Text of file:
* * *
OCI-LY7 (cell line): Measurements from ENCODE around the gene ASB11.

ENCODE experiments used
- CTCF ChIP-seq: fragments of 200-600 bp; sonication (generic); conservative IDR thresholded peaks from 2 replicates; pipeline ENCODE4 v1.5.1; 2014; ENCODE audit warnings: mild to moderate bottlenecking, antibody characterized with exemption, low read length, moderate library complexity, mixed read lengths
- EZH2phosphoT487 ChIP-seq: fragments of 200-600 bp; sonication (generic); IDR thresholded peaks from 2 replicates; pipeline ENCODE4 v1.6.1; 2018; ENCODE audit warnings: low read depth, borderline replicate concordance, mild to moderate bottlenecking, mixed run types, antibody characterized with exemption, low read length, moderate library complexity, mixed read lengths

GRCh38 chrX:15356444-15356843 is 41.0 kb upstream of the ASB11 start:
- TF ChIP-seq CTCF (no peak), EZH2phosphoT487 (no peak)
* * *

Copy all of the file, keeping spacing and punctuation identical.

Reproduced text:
OCI-LY7 (cell line): Measurements from ENCODE around the gene ASB11.

ENCODE experiments used
- CTCF ChIP-seq: fragments of 200-600 bp; sonication (generic); conservative IDR thresholded peaks from 2 replicates; pipeline ENCODE4 v1.5.1; 2014; ENCODE audit warnings: mild to moderate bottlenecking, antibody characterized with exemption, low read length, moderate library complexity, mixed read lengths
- EZH2phosphoT487 ChIP-seq: fragments of 200-600 bp; sonication (generic); IDR thresholded peaks from 2 replicates; pipeline ENCODE4 v1.6.1; 2018; ENCODE audit warnings: low read depth, borderline replicate concordance, mild to moderate bottlenecking, mixed run types, antibody characterized with exemption, low read length, moderate library complexity, mixed read lengths

GRCh38 chrX:15356444-15356843 is 41.0 kb upstream of the ASB11 start:
- TF ChIP-seq CTCF (no peak), EZH2phosphoT487 (no peak)